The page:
This one’s for all you ladies out there. While the fellas may be equally as guilty of using today’s featured four letter word, we female types are, regretfully, more inclined to use it in our daily conversations.
This subtle, seemingly innocent, one-syllable word has recently caused some serious debate in the business world, among women and men alike – some even from the same publications sharing vastly opposing views! Media such as The Telegraph, attn:, Business Insider (and the scathingly contrasting view from another Business Insider writer) and the original instigator, Ellen Leanse, are all buzzing about one word and the heavy implications it carries.
What’s the word?
So, what’s the big deal? How can a word that seems so insignificant cause such a ruckus among so many people? And how could there possibly be so many different opinions about it?
Allow me to explain… and then of course give you my opinion about this silly little word:
“Just” has three primary and very different uses:
- As an adjective to describe a recent action or occurrence, as in, “I just left the meeting.”
a. No harm done here. You’ve merely specified that something happened just a few moments ago.
- To diminish the importance or difficulty of an activity, as in, “I just need you to help me with this one project” or “This just shouldn’t be that difficult.”
a. Ah – here’s where you’re starting to get into the dangerous side of “just”. When you add the word “just” to either of the above sentences, you have immediately reduced the importance of the work being done by another person. In the first sentence, you are requesting assistance from someone on a project. To make it seem like it isn’t very difficult or won’t take much time, many people add “just” as a qualifier. How irked will your co-worker or significant other be if that project runs into the wee hours of a Saturday morning or that kitchen remodel actually takes three months to complete? Using “just” here sets the wrong expectations in almost every case.
In the second sentence, you have downplayed the work someone else is doing by letting them know how minor it is to you. In reality, there may be several moving parts to a project that you aren’t aware of, causing stress for your employees. Making the work seem like less and making your employee feel inept may be an unintended outcome, but it’s a real outcome nonetheless.
3. To request permission or apology for an interruption, as in, “I’m just checking in on this” or “I was just wondering if you had a few minutes.”
a. This is the most hotly debated occurrence of the word: the permission occurrence. It’s the verbal equivalent of a shy knock on a door before sheepishly peering around the other side of the door with an uncomfortable smile.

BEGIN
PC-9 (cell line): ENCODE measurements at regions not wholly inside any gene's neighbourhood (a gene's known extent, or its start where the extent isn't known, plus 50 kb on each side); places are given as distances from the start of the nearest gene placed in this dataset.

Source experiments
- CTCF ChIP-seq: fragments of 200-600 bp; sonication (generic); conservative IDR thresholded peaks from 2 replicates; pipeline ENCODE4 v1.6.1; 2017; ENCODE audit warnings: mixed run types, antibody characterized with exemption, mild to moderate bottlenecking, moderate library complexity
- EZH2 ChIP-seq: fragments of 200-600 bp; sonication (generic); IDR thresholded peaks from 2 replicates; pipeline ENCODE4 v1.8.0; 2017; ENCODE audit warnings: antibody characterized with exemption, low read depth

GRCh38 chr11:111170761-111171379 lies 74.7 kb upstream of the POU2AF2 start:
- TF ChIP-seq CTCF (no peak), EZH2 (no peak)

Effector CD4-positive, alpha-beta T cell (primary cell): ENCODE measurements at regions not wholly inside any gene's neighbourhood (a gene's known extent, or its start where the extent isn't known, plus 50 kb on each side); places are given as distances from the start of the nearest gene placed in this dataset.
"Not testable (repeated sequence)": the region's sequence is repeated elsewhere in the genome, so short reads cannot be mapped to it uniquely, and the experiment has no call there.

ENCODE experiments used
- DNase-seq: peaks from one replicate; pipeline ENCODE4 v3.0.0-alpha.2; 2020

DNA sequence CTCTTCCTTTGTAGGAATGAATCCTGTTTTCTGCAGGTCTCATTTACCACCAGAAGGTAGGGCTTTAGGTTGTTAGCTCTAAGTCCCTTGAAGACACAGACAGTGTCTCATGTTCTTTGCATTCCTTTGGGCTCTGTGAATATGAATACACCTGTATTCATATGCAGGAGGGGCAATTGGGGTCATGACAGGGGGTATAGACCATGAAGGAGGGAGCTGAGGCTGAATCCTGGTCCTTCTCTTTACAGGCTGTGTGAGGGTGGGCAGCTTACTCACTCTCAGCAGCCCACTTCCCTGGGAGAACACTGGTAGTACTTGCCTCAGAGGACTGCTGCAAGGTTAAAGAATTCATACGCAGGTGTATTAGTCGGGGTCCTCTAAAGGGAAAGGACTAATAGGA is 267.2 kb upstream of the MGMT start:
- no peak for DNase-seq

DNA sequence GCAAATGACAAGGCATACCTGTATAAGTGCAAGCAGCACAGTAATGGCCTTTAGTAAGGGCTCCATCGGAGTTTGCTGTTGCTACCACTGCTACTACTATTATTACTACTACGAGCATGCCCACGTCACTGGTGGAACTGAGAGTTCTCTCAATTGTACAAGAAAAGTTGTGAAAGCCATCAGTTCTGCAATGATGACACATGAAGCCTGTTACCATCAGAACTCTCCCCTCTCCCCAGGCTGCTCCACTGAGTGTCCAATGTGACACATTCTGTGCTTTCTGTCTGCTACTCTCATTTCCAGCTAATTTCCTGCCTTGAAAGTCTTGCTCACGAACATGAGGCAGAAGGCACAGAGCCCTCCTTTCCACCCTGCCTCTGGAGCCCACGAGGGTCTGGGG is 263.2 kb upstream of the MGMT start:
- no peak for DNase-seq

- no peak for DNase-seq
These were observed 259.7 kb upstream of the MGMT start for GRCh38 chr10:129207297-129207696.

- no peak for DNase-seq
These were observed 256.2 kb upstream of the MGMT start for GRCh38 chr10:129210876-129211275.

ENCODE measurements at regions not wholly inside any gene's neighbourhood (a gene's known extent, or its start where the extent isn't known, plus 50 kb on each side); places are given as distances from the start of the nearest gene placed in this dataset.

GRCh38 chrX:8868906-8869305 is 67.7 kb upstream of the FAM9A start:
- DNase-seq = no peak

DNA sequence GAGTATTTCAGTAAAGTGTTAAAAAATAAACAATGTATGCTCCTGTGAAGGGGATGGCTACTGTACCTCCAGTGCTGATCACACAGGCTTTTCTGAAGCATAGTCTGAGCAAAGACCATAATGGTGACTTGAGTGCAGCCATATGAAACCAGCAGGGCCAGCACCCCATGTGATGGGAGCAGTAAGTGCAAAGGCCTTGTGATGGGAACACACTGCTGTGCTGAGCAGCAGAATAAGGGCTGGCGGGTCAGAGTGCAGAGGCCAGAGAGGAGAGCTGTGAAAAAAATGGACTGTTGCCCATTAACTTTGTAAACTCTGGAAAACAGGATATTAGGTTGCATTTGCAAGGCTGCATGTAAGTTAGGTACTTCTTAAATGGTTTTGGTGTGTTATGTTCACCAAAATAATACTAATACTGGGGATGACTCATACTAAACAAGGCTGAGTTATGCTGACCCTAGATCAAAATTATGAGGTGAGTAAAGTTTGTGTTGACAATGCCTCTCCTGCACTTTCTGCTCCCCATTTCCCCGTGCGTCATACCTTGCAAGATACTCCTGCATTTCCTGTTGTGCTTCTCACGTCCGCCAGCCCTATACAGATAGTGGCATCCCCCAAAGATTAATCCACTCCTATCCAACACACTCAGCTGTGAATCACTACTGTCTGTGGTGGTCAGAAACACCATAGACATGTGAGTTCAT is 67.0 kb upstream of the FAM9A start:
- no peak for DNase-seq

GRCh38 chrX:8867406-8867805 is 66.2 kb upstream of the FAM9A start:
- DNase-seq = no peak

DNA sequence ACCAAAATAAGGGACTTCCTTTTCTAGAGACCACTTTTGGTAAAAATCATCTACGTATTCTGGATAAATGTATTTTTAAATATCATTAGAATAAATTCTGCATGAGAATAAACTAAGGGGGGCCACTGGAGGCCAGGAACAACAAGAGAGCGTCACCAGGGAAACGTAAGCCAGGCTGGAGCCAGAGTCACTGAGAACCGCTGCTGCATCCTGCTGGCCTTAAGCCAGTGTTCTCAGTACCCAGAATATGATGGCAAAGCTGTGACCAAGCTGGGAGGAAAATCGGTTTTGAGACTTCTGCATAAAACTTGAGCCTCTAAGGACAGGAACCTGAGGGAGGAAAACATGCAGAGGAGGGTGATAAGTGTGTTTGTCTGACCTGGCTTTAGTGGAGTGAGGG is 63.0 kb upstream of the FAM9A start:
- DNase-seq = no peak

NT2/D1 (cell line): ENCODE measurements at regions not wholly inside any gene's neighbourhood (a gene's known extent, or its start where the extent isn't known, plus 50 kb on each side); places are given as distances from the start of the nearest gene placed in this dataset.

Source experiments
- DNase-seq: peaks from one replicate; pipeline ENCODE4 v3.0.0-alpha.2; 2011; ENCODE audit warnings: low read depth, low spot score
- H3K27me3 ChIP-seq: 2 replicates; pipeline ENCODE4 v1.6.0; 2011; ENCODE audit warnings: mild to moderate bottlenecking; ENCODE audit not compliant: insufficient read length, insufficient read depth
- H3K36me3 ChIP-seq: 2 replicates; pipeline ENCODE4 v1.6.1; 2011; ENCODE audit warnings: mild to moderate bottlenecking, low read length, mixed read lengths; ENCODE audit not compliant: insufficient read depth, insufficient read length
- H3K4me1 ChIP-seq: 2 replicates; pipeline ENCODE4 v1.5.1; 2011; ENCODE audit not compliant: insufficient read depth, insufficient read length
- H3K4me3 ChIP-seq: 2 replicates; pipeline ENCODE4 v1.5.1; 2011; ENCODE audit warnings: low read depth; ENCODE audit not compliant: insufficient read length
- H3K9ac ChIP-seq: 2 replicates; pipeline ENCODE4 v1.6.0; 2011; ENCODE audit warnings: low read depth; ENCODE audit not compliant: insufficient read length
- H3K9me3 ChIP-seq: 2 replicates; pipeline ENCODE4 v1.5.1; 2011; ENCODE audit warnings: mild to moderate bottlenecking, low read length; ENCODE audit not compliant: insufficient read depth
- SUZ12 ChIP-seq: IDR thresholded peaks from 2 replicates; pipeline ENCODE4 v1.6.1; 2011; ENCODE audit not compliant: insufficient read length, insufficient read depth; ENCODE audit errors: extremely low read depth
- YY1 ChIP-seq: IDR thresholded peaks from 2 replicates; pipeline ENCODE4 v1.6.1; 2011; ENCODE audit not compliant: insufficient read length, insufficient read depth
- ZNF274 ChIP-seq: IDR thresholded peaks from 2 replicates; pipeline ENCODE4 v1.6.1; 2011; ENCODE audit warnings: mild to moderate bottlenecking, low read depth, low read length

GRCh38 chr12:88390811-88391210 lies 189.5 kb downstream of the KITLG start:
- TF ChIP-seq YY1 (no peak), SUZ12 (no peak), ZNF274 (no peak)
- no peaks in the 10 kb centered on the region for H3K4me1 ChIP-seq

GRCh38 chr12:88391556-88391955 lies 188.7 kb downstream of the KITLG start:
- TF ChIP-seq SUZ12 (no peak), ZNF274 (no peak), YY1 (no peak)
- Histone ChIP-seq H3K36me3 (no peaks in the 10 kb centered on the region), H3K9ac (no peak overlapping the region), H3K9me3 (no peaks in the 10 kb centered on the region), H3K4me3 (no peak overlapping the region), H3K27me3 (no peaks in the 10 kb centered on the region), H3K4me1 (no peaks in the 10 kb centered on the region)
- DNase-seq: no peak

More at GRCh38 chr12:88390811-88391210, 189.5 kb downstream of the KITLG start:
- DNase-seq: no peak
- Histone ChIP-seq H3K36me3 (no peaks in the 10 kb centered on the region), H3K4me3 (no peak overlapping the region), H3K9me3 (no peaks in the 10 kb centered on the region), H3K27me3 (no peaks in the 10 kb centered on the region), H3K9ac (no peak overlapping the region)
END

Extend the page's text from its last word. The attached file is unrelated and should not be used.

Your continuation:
Using the word “just” in this manner minimizes your message unnecessarily and is generally a symptom of not feeling justified in presenting ideas, making suggestions, or even taking up space – literally and metaphorically.
There are, of course, many different opinions about the third use of the word. Should women strive to remove it from their vocabulary entirely, in an effort to be both more aware and purposeful with their language and to take a stand against the need to be granted permission? Should everyone remove it from their vocabulary in an effort to be more concise and direct? Or should we all just ignore the uproar and not worry about how simple words like this may or may not impact how others perceive us and our messages?
While it’s up to each of us to choose wisely what we adhere to among all the tips, tricks, ideas, and advice coming at us daily, here’s where I stand on this issue: I tend to agree with the thought that using “just” as a permission word – whether it’s used purposefully to soften a request, or used inadvertently as an old habit – is a no-no. Don’t be apologetic for checking in on something because you didn’t hear back from someone. Don’t be sorry for asking a question that will make you better at your job. And don’t feel guilty for taking up space in someone’s inbox or conference room because you have a legitimate and time-sensitive need.
What’s more, I find the word to be unnecessary in almost every case other than to describe how recently something occurred (scenario 1 above). Economy of language doesn’t strike me as a bad thing.
My advice? Strike this dirty four letter word from your vocabulary. And be more aware of when you do catch yourself using it. Yes, I think it’s appropriate to monitor your words to ensure they are accurate and effective and received by others as such. What can it hurt to remove just one word to see how it keeps you mindful of your communication patterns and effectiveness?
Just some food for thought.
Practice Building Consultant
American Academy of Estate Planning Attorneys, Inc.
9444 Balboa Avenue, Suite 300
San Diego, California 92123
Phone: (800) 846-1555
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